Of their sophomore album, Felte writes:
The music of Brooklyn duo ERAAS creates an entirely self-contained world – an illusory, mysterious, at times supernatural realm that conjures a sense of suspense while being seductive. From the brief dialogue that precedes the pummeling beats of opener "Looking Glass" to the closing hiss and crackle of the title track, Initiation represents a coming of age for the band. For anyone who’s heard their 2012 self-titled debut album, Initiation is the culmination of the different themes explored there, honed, refined, pushed further and fashioned into its own unique world; a weird and alluring junction of ghostly atmospheres, punishing percussion, spectral vocals, phonography and sound design, all interwoven into a captivating atmosphere that is distinctively ERAAS' own.
With Initiation, the band seem to be looking for a sign of hope within the emptiness that surrounds them, trying to make amends with those in their lives, but not quite sure how to. A struggle we can all identify with. The songs on Initiation flow one after the other, creating an entirely immersive experience, playing out similar to a short film full of unexpected twists and turns. Listening to this record feels like a journey of sorts — faceless intruders, dreams of non-existent lovers, ghosts in the doorway, immortality, betrayal, and revenge –– trying to make sense of it all.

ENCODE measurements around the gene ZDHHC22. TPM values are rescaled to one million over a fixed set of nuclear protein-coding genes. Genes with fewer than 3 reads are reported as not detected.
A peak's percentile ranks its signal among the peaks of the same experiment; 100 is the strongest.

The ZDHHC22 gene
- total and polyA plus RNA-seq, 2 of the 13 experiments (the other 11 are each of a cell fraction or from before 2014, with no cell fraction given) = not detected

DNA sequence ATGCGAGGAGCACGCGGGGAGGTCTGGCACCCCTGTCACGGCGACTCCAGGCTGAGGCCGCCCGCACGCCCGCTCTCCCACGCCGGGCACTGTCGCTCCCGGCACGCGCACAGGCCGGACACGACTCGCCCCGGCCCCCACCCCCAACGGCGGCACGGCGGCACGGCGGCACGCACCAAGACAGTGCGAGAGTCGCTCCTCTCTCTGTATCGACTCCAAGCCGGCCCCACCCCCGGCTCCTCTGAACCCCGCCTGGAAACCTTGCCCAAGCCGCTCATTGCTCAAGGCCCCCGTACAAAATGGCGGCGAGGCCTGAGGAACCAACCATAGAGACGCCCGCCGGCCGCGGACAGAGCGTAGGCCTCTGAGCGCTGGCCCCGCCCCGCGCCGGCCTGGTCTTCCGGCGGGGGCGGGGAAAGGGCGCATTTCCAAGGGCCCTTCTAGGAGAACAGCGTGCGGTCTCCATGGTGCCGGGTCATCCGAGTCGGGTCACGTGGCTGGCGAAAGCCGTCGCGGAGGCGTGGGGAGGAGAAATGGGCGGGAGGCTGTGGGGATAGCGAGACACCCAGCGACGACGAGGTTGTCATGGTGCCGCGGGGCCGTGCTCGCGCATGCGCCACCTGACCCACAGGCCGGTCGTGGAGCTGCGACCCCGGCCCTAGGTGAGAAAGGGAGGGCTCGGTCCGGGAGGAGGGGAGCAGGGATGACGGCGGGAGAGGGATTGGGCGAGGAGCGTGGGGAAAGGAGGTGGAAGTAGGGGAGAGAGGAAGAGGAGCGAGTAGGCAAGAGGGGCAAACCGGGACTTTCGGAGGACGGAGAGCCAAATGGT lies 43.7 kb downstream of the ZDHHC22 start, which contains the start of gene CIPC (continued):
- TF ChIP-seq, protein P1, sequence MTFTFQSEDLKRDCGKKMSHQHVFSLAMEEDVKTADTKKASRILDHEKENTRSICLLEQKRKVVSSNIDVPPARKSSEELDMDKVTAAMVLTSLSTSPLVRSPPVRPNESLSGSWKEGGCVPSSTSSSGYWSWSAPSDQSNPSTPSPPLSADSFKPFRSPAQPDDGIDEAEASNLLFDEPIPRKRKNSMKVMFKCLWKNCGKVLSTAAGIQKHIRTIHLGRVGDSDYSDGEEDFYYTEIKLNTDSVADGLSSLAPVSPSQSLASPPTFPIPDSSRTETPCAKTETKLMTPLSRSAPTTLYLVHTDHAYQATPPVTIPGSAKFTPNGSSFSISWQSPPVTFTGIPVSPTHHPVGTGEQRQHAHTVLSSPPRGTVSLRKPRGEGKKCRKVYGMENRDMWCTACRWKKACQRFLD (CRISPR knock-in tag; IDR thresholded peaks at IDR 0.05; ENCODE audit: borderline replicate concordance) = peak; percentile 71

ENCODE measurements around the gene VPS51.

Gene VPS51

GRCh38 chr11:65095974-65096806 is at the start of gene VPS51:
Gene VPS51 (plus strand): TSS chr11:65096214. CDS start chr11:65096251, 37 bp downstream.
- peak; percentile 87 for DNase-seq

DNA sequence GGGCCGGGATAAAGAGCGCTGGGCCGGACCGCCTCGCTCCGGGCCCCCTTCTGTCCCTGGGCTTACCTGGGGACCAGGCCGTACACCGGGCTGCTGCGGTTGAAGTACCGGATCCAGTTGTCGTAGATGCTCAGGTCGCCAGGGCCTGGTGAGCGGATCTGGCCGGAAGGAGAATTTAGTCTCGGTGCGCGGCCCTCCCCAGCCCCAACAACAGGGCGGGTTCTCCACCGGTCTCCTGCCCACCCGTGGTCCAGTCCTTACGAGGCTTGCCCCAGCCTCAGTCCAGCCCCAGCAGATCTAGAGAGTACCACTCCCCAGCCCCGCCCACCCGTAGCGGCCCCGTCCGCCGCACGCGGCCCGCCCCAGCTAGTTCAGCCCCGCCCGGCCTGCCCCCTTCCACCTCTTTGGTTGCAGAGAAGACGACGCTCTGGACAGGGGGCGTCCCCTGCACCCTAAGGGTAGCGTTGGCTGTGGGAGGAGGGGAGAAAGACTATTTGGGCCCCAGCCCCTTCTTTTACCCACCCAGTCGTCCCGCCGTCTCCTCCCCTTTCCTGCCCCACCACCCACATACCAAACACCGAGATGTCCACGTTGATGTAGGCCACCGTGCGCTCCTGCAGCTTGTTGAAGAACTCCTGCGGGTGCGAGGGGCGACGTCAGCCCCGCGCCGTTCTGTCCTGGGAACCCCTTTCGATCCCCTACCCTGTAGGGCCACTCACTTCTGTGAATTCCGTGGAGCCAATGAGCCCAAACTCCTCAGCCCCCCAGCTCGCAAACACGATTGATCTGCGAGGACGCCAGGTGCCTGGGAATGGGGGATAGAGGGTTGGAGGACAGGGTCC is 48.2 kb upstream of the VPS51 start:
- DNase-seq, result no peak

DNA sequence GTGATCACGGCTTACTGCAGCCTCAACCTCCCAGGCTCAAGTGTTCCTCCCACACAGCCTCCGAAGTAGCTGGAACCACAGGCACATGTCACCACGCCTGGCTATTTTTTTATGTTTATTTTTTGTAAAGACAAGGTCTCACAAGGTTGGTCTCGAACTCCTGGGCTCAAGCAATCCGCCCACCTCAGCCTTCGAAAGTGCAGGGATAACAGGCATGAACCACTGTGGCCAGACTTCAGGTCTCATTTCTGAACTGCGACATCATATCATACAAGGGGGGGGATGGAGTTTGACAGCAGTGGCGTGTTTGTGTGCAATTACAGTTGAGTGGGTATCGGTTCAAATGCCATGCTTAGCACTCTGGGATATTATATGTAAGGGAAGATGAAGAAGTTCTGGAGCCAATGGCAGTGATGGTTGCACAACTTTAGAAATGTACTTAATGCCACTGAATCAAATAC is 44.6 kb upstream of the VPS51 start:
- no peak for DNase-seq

"Old Magic" is underpinned by a clattering beat, and fractured vocals echo through the mixes, bewitching and eerie. The steady, plodding bass of "The Dream" pushes the listener through deserted courtyards and winding hallways where yearning vocals and interlocking rhythms are almost palpable. The static, atmospheric interludes within the songs draw upon found-sound and sampling, contextualizing the album further as it plays out. These spaces create the transitions, often very visual - that allow the characters, and the listener, to come up for air, to make sense of it all.
There's a distinct industrial grind to the sound of "Looking Glass" and the insistent rhythms of "Above", which plays out like a chase-scene through an empty city in the middle of the night in some out of date film's depiction of the future. The repetitive gait of penultimate track "Splitting" churns with forbidding indifference as its descending synths set the stage for a soliloquy, seemingly about a broken friendship, flipping itself over into the orchestral throes and spoken word that ushers in the album closer – a cogent and trancelike consummation of the journey that precedes it.
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